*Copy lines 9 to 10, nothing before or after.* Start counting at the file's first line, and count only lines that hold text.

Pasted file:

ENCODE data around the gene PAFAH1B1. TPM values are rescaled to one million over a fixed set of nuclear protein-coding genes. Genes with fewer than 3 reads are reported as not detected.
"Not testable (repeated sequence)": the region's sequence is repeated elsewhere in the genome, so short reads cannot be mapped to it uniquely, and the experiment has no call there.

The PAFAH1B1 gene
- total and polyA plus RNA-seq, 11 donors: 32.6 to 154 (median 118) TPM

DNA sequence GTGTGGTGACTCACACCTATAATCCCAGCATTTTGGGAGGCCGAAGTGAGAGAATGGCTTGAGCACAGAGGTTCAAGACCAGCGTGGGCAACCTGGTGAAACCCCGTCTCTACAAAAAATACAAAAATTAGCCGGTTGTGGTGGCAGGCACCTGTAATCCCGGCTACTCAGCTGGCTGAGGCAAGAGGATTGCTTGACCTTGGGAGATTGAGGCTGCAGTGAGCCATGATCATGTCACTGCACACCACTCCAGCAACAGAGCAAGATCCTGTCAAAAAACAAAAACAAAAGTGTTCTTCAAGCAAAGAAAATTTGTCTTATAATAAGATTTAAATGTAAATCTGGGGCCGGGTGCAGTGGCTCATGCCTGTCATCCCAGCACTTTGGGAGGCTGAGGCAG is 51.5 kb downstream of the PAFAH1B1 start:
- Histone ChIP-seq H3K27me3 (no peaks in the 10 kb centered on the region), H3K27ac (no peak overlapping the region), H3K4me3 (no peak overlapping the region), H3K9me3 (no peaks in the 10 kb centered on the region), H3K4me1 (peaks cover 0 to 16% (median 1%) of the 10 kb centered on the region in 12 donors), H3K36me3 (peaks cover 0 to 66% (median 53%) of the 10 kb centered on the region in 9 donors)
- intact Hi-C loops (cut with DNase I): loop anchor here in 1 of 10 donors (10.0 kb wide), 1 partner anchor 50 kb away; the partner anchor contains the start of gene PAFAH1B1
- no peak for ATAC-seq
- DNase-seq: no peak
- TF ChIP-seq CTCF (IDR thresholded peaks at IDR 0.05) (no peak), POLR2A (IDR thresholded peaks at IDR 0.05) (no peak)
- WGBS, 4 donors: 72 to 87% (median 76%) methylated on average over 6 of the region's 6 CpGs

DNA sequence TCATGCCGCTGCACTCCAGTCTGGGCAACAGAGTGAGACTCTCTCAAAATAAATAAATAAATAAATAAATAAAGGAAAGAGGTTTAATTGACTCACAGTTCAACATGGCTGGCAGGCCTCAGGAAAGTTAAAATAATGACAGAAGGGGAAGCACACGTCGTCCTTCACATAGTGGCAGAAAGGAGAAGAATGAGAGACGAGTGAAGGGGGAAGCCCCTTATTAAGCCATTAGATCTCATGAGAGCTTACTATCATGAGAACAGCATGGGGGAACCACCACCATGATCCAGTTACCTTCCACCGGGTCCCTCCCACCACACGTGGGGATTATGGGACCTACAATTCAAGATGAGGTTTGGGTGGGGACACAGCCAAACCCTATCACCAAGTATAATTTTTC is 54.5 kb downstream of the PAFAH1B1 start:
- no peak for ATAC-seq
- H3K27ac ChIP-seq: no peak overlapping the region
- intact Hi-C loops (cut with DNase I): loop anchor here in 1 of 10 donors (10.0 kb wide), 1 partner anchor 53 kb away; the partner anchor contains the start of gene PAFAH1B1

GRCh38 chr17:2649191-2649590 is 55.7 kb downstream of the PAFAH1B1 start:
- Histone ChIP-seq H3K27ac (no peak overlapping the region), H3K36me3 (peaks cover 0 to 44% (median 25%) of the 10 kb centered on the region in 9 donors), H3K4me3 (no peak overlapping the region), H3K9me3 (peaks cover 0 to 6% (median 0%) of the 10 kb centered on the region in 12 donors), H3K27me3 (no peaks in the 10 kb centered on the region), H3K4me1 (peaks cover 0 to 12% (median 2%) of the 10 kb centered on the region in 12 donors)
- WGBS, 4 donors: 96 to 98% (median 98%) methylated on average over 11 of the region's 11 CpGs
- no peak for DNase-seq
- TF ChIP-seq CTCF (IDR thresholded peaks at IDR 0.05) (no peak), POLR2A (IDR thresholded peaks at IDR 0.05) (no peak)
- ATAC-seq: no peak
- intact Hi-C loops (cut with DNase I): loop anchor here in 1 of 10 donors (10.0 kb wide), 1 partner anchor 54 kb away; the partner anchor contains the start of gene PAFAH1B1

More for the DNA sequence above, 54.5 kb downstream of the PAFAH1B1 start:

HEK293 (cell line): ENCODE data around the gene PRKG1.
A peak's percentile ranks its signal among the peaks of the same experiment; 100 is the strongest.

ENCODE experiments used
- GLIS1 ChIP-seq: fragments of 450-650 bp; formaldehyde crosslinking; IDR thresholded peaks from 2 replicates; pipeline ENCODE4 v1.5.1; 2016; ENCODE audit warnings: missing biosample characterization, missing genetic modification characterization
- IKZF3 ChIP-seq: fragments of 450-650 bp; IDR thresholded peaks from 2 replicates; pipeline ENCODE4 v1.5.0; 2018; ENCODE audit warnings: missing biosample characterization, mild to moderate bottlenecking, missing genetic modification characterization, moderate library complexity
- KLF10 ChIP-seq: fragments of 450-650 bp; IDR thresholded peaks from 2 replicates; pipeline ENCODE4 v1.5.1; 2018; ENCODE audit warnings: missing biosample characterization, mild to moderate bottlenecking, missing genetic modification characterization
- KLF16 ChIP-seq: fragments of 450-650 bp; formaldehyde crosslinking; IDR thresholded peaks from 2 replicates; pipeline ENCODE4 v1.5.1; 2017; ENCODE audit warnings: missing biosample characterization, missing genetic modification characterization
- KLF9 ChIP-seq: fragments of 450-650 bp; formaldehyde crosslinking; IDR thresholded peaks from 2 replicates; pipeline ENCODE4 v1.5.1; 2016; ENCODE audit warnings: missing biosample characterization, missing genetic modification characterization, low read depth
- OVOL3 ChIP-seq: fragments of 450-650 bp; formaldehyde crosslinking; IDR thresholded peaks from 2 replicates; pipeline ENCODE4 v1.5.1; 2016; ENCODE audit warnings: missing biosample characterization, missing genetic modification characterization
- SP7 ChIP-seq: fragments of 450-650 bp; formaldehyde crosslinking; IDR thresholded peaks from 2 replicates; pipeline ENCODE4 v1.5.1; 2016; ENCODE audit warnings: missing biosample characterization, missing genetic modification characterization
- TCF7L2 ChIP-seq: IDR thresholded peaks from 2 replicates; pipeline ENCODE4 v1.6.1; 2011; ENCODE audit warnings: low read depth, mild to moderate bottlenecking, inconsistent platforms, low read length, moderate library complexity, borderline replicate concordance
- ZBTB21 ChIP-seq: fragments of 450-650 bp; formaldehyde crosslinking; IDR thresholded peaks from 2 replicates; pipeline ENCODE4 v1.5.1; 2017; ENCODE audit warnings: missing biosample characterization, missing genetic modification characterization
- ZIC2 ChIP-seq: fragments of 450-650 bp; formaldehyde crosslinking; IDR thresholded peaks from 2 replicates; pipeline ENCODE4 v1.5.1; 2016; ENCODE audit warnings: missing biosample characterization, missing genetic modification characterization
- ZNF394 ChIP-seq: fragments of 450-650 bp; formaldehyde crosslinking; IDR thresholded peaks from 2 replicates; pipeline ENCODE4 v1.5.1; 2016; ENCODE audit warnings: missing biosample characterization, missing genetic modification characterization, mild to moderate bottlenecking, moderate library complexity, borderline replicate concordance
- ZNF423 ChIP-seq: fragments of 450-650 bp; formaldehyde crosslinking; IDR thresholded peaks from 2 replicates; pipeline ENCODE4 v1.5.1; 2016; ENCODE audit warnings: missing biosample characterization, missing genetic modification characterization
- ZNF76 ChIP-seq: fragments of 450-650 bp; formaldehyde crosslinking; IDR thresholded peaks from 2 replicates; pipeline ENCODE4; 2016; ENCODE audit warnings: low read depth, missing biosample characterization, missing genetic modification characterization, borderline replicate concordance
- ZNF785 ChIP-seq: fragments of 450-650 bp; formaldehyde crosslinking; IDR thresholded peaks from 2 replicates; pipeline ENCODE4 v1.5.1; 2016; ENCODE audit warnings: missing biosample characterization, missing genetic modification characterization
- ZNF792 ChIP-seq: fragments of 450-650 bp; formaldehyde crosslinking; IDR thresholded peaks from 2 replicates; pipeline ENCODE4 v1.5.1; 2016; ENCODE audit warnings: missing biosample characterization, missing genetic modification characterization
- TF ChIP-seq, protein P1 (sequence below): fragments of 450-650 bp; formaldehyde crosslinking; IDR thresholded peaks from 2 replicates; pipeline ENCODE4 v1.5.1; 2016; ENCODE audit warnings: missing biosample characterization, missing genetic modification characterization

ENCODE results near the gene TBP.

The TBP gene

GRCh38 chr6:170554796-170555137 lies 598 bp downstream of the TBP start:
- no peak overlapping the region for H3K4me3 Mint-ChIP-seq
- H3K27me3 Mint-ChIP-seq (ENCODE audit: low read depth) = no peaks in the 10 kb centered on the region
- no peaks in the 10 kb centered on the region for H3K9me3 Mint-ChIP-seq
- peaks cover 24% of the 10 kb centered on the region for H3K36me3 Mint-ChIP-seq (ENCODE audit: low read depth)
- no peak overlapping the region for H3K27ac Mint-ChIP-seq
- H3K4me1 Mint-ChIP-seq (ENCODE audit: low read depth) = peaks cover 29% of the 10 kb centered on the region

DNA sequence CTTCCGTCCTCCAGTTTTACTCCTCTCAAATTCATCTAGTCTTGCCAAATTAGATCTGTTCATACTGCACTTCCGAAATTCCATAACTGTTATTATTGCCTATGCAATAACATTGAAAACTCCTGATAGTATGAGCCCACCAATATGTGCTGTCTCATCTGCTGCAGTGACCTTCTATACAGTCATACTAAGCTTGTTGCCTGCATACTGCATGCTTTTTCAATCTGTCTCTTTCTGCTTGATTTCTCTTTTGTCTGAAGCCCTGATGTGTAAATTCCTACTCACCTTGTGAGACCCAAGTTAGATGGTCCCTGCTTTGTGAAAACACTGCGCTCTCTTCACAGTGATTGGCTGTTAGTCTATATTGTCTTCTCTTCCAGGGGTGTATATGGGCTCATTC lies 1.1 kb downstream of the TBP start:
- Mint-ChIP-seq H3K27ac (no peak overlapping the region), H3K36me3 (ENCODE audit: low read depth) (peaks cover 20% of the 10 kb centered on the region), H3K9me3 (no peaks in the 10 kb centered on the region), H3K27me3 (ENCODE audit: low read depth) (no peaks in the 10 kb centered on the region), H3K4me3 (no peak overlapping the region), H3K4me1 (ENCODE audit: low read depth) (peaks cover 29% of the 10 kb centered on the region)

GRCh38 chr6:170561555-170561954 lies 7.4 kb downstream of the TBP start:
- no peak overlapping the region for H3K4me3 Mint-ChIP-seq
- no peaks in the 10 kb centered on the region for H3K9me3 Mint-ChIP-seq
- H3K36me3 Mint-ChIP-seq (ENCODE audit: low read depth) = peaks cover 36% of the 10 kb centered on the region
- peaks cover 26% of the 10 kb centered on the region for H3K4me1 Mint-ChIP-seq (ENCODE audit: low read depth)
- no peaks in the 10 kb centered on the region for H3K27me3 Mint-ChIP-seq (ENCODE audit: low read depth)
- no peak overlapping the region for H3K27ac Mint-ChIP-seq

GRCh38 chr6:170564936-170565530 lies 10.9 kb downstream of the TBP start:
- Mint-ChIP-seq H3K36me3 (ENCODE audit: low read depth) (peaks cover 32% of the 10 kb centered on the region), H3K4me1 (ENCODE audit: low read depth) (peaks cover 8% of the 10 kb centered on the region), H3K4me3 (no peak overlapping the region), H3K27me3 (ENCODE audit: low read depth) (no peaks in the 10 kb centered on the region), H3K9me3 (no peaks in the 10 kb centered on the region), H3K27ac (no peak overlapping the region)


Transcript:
- DNase-seq: no peak
- TF ChIP-seq CTCF (IDR thresholded peaks at IDR 0.05) (no peak), POLR2A (IDR thresholded peaks at IDR 0.05) (no peak)